If you are a new gardener, consider using containers first. Get your feet wet and hands dirty this way before you till up half an acre and overwhelm yourself.
A container can be anything that holds soil, water and plants. Its only requirement is that there are drainage holes in the bottom for water to run out. The best containers are recycled or upcycled. Scour yard sales, flea markets and second hand stores, or look in your own garage, basement and attic.
Container gardens are the easiest to design. There are no rules. You can combine vegetables with fruit, succulents, flowers and herbs. Basic design rules apply, though – keep the tall plants to the back (or center, if it’s to be viewed from all sides), and consider texture, shape, color and bloom time of flowers. You can plant containers of all one variety, and then design a garden using the containers. Scented flowers, such as stock and nicotiana, should be placed where you sit or by a door or window so you can enjoy the fragrances.
Not only food and flowers can be planted in containers. You can use grasses – the tall ones are very dramatic and make an excellent backdrop or central focal point. Small trees do well in large containers, which are an effective design element on their own. I plant small succulents on the edge of a container for visual interest.
Water requirements for all the plants in one pot should be similar. You don’t want to plant a cactus with a water loving tomato plant. The cactus will die! Add a drip system and a timer to a grouping of containers, and you won’t have to water it at all. You will have to check that the system is working and that you are giving your plants the right amount of water – excellent for a busy person who wants food and flowers.
Soil & Planting
The soil for a container should hold moisture yet be well-draining. Potting soils are sold everywhere, but don’t be afraid to pay for the best. It’s worth it. I learned that from experience. No amount of vermiculite is going to lighten up an inexpensive, heavy soil.
Consider making your own soil. One third each compost or topsoil for nutrients, peat moss or coir for water retention, and vermiculite or sand for drainage. It does not need to be sterile, like most bagged mixes are, because you will be using it outside. Topsoil is fine for this. If you are bringing your pots in for winter, use bagged soil.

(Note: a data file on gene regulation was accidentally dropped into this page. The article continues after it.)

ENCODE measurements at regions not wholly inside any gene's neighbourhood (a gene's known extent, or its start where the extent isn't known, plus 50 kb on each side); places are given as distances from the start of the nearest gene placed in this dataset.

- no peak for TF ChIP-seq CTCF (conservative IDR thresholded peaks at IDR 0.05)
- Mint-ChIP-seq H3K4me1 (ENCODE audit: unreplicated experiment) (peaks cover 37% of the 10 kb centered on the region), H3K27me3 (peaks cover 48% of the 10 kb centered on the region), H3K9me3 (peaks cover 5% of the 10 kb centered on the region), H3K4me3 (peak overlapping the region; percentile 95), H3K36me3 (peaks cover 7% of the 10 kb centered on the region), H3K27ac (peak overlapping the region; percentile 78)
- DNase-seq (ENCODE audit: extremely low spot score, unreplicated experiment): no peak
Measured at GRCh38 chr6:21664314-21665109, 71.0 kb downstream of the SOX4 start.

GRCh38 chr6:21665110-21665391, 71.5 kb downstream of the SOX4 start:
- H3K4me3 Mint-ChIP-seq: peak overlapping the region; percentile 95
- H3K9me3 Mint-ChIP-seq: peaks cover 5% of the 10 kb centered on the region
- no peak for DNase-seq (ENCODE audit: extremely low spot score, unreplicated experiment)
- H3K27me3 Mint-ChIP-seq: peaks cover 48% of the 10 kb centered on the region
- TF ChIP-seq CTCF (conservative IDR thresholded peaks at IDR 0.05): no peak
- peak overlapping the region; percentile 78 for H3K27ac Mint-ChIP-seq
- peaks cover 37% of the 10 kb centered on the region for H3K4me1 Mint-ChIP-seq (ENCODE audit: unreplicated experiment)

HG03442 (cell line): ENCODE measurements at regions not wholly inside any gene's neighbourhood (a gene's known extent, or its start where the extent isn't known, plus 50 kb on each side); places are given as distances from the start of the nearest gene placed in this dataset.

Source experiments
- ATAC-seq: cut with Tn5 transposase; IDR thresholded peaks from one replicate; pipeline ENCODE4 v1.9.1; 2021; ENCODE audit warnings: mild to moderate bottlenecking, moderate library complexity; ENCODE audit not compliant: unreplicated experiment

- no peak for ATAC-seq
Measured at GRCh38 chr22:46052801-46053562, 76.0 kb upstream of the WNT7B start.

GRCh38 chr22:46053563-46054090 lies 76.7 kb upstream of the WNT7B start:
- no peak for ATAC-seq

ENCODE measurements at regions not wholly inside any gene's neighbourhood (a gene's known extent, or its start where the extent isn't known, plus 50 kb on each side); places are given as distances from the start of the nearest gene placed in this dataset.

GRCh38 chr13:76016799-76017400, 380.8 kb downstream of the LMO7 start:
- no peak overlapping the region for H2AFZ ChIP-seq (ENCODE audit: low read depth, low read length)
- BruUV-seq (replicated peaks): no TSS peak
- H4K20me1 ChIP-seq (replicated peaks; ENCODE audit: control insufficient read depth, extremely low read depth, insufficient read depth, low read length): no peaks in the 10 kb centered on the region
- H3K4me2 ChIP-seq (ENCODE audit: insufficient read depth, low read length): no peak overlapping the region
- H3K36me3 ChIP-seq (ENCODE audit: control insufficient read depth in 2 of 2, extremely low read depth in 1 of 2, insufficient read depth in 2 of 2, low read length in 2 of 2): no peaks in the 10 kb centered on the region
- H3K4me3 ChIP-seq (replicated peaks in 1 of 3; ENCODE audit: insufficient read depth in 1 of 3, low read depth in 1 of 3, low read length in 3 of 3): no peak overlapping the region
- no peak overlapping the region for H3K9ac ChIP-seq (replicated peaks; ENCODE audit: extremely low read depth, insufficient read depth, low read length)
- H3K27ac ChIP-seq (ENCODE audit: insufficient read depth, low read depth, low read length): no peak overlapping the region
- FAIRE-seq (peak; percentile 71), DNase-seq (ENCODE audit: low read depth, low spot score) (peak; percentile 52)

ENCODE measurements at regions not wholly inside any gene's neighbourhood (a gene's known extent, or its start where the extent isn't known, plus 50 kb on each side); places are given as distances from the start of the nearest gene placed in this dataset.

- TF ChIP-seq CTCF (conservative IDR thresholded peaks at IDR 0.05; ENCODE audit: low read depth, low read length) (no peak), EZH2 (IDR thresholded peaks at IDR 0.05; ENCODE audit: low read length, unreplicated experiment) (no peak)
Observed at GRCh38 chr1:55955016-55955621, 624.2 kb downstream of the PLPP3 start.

You can put an inch of gravel in the bottom, but I have never found this necessary. Fill your pot to the top and tamp it down gently. Arrange your plants on top, then put them in the soil at the same level as they were in the pot they came in. Don’t bury them deeper! I know there is a tendency to do this, but if you do, the stems will rot.
Water the container slowly and gently so you don’t flood it and float soil around and over your new plants. Make sure water comes out the bottom of the pot. That’s how you know it is thoroughly watered in.
Get some good organic fertilizer (I like Age Old liquid the best), and feed your container plantings once a week. Pots need more food than gardens in the ground, because they don’t absorb nutrients naturally occurring in the soil. Keep your flowers trimmed back to keep them producing.
Containers need some shade during the day. Because the plant roots do not tap into moisture in the soil, they need more water and less sun. Even sun loving plants in containers need shade.
If you get freezes, you can bring your containers inside. Try and plan for this ahead of time, so you are not crowding yourself and so the plants get adequate light. On the other hand, plants and containers left outside for winter create visual interest with their seed heads and structure. Snowfall on dead plants is art, to me.
Most of all, have fun! Experiment! Note what works and what doesn’t, what you like and don’t like. Go to garden centers and botanical gardens to see what they are growing. There are ideas for container gardens everywhere, even outside businesses and other homes! Get some ideas from my container gardens Pinterest board.